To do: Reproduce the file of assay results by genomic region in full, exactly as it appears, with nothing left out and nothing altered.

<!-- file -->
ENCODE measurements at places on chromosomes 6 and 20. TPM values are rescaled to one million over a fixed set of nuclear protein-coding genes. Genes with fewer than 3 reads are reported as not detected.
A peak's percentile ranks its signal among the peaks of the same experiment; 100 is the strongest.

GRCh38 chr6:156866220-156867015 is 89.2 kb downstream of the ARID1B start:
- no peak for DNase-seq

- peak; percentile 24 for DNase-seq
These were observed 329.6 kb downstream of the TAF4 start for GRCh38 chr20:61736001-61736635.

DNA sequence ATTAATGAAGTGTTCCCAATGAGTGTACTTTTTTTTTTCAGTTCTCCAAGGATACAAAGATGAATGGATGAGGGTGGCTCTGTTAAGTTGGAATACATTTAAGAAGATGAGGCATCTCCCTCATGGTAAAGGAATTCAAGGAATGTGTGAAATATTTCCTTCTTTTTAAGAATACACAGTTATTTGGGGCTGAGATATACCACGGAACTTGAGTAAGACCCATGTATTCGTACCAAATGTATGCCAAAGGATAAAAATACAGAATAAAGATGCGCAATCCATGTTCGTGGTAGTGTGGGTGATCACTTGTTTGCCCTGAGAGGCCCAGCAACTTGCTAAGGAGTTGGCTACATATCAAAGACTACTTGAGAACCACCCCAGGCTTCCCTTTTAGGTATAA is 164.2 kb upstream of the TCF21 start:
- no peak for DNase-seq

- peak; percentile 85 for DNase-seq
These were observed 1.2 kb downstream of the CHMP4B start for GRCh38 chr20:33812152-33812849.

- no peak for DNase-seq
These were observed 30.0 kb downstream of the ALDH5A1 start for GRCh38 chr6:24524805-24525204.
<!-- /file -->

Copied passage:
ENCODE measurements at places on chromosomes 6 and 20. TPM values are rescaled to one million over a fixed set of nuclear protein-coding genes. Genes with fewer than 3 reads are reported as not detected.
A peak's percentile ranks its signal among the peaks of the same experiment; 100 is the strongest.

GRCh38 chr6:156866220-156867015 is 89.2 kb downstream of the ARID1B start:
- no peak for DNase-seq

- peak; percentile 24 for DNase-seq
These were observed 329.6 kb downstream of the TAF4 start for GRCh38 chr20:61736001-61736635.

DNA sequence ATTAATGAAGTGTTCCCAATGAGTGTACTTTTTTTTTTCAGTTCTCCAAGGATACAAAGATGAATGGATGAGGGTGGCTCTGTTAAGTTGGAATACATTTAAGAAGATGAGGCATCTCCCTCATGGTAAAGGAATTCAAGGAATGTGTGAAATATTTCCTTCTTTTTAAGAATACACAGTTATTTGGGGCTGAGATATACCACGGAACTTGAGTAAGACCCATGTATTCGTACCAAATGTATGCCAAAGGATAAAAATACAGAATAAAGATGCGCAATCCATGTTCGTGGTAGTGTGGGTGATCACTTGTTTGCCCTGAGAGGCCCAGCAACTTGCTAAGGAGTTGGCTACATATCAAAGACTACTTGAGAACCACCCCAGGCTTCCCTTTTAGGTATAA is 164.2 kb upstream of the TCF21 start:
- no peak for DNase-seq

- peak; percentile 85 for DNase-seq
These were observed 1.2 kb downstream of the CHMP4B start for GRCh38 chr20:33812152-33812849.

- no peak for DNase-seq
These were observed 30.0 kb downstream of the ALDH5A1 start for GRCh38 chr6:24524805-24525204.